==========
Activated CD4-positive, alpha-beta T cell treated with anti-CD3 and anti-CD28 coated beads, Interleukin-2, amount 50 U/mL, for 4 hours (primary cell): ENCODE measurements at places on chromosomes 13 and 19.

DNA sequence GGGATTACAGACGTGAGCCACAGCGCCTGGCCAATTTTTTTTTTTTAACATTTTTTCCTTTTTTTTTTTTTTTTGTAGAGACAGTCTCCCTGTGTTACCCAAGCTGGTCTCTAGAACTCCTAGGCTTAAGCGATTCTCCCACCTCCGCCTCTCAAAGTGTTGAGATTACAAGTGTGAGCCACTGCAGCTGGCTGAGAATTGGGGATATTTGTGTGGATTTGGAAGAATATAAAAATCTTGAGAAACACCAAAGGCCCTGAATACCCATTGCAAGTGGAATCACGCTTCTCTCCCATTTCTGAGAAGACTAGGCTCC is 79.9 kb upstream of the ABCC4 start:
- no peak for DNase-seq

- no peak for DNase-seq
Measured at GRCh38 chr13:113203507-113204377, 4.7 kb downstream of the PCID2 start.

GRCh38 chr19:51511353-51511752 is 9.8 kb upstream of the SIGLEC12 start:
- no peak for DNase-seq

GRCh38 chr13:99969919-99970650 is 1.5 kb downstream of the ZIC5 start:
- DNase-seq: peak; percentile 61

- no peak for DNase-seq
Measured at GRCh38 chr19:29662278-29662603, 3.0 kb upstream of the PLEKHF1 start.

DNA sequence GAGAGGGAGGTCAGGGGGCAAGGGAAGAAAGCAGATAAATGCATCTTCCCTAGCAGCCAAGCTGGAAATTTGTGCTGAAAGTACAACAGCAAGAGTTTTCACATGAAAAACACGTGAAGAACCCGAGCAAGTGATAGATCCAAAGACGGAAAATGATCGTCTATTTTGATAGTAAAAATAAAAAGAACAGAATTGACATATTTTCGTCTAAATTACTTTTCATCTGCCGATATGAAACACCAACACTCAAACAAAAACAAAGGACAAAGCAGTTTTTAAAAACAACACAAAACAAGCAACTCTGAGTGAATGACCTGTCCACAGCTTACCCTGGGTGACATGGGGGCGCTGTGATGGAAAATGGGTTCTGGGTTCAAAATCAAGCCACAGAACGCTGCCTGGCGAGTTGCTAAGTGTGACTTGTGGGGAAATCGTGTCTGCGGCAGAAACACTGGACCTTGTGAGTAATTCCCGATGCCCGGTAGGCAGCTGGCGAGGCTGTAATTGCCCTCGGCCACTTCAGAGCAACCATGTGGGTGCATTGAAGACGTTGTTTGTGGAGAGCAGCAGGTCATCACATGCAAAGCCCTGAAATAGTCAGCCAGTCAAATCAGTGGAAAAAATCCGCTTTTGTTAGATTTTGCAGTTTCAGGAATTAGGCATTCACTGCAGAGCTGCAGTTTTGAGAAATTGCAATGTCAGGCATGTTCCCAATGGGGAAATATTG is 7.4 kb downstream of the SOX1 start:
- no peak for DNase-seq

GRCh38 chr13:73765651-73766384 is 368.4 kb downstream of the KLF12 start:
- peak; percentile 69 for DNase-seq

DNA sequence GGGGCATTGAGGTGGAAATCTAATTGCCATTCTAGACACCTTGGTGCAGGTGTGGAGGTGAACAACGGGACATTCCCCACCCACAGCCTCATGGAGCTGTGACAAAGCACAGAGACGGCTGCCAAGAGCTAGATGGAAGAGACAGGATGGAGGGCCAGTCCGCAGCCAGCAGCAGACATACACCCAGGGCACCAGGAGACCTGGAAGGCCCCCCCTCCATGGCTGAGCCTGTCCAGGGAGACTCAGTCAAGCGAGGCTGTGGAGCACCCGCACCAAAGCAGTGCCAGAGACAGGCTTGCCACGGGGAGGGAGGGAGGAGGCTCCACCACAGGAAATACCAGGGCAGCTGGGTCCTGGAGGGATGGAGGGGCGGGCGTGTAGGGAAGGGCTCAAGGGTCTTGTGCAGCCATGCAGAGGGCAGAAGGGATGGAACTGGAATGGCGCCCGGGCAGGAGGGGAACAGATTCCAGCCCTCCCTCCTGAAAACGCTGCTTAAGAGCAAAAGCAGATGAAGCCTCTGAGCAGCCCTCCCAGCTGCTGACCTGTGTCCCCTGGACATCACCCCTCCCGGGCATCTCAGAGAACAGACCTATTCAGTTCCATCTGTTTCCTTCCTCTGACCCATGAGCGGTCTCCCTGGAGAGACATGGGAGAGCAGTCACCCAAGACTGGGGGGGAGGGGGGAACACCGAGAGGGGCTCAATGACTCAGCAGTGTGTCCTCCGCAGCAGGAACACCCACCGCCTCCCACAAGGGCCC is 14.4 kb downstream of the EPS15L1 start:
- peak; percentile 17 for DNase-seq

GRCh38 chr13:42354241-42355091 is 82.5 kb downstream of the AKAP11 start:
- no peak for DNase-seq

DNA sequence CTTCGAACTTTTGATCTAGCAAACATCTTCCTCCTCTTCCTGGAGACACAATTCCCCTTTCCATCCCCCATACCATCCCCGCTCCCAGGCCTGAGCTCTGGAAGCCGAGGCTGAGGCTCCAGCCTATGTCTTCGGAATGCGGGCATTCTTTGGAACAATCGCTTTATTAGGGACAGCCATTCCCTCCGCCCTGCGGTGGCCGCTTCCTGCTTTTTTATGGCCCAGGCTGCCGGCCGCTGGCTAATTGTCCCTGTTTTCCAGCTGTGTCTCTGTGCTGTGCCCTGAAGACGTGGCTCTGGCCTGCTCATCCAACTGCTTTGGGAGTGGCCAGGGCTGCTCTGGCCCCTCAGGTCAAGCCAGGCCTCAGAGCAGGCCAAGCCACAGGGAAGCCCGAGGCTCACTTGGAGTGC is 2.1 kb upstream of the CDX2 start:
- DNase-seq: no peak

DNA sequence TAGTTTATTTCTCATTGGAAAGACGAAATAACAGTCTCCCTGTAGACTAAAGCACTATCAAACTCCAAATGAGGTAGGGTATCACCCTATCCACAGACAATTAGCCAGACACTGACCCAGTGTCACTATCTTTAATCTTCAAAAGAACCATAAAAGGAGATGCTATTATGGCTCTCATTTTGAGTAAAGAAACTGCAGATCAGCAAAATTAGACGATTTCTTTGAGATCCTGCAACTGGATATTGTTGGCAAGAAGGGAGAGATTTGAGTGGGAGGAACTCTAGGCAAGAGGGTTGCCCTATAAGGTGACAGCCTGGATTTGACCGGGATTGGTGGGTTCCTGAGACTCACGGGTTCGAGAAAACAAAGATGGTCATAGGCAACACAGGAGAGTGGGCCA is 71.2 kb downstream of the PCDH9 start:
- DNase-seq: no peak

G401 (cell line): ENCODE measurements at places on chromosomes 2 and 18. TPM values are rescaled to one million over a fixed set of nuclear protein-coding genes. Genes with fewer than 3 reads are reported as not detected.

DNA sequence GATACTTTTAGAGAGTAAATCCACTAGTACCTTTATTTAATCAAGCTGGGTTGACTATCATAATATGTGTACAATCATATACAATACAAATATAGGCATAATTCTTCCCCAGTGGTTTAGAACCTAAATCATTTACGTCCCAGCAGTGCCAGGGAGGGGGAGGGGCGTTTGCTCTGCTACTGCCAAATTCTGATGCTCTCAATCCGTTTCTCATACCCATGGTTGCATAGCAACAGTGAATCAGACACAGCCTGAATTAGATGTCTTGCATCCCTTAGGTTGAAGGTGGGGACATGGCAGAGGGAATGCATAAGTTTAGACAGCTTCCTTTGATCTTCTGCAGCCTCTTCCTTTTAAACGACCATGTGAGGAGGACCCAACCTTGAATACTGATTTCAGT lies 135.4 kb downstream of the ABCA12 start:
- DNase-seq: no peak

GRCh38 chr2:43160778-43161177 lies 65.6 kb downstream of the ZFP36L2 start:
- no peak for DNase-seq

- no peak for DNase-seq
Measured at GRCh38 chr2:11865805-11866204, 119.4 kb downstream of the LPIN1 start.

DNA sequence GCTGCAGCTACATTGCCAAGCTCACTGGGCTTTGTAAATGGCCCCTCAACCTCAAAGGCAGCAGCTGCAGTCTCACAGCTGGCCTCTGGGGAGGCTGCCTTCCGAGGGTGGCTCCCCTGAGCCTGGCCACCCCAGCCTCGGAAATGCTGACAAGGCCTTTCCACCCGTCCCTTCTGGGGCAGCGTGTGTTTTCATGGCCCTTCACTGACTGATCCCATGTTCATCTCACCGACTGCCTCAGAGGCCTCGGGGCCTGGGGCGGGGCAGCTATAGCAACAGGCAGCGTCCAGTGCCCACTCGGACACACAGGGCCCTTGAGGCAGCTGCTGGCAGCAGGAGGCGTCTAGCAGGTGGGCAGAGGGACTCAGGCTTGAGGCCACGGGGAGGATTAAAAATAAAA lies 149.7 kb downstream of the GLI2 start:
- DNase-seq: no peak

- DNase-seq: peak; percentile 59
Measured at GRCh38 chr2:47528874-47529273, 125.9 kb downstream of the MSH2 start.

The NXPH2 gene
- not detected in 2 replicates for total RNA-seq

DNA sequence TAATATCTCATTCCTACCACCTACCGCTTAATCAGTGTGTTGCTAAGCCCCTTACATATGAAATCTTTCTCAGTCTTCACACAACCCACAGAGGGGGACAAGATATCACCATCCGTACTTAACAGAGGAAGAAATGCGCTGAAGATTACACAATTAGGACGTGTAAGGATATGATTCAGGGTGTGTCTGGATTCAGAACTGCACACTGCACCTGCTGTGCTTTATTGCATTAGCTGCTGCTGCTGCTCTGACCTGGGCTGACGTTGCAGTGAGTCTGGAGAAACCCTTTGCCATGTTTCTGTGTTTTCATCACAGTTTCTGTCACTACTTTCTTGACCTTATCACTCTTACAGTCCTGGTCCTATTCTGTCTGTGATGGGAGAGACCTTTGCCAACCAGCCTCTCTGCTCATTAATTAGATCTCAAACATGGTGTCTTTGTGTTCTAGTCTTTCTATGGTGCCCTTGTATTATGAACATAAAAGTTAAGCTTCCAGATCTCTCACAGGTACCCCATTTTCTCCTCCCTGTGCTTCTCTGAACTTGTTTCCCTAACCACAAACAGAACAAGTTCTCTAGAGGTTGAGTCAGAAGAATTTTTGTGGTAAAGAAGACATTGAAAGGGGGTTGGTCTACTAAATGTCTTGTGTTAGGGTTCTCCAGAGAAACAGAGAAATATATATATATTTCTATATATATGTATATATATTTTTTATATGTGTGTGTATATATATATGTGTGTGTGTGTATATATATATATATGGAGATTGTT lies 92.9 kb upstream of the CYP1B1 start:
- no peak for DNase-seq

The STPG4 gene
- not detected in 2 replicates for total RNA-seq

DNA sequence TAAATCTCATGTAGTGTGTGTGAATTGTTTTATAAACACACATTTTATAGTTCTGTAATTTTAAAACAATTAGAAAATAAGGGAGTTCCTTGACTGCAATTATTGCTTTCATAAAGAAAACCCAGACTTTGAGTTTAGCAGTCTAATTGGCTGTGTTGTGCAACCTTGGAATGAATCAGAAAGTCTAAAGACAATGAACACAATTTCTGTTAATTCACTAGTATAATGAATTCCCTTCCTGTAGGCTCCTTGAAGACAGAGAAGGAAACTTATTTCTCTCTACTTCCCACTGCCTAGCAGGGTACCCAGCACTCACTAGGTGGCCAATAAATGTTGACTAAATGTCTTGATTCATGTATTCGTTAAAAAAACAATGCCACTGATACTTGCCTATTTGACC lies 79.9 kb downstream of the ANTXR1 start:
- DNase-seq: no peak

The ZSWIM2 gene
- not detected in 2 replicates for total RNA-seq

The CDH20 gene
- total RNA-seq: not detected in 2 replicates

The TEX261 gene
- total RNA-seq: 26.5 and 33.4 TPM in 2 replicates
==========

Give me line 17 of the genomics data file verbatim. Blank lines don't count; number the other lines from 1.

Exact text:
- peak; percentile 17 for DNase-seq